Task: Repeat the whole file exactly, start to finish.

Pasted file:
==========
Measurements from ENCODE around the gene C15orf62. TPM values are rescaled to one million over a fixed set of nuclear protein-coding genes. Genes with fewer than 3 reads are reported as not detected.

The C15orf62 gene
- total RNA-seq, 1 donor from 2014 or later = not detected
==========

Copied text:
Measurements from ENCODE around the gene C15orf62. TPM values are rescaled to one million over a fixed set of nuclear protein-coding genes. Genes with fewer than 3 reads are reported as not detected.

The C15orf62 gene
- total RNA-seq, 1 donor from 2014 or later = not detected